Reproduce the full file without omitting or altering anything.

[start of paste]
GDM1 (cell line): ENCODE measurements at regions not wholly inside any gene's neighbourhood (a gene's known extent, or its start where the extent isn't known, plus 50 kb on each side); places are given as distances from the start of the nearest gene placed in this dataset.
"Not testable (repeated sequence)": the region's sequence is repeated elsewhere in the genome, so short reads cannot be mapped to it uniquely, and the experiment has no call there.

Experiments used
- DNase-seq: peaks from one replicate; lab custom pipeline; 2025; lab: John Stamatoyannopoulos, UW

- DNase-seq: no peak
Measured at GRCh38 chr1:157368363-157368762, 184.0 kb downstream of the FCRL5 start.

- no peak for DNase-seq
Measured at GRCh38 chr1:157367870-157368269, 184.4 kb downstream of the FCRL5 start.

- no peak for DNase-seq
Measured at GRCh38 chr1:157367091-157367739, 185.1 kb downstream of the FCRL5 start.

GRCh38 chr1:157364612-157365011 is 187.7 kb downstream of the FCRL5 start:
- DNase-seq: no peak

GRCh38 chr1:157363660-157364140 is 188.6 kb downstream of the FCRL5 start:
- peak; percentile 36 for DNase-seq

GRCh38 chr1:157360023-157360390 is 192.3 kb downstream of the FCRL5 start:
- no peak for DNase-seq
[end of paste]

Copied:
GDM1 (cell line): ENCODE measurements at regions not wholly inside any gene's neighbourhood (a gene's known extent, or its start where the extent isn't known, plus 50 kb on each side); places are given as distances from the start of the nearest gene placed in this dataset.
"Not testable (repeated sequence)": the region's sequence is repeated elsewhere in the genome, so short reads cannot be mapped to it uniquely, and the experiment has no call there.

Experiments used
- DNase-seq: peaks from one replicate; lab custom pipeline; 2025; lab: John Stamatoyannopoulos, UW

- DNase-seq: no peak
Measured at GRCh38 chr1:157368363-157368762, 184.0 kb downstream of the FCRL5 start.

- no peak for DNase-seq
Measured at GRCh38 chr1:157367870-157368269, 184.4 kb downstream of the FCRL5 start.

- no peak for DNase-seq
Measured at GRCh38 chr1:157367091-157367739, 185.1 kb downstream of the FCRL5 start.

GRCh38 chr1:157364612-157365011 is 187.7 kb downstream of the FCRL5 start:
- DNase-seq: no peak

GRCh38 chr1:157363660-157364140 is 188.6 kb downstream of the FCRL5 start:
- peak; percentile 36 for DNase-seq

GRCh38 chr1:157360023-157360390 is 192.3 kb downstream of the FCRL5 start:
- no peak for DNase-seq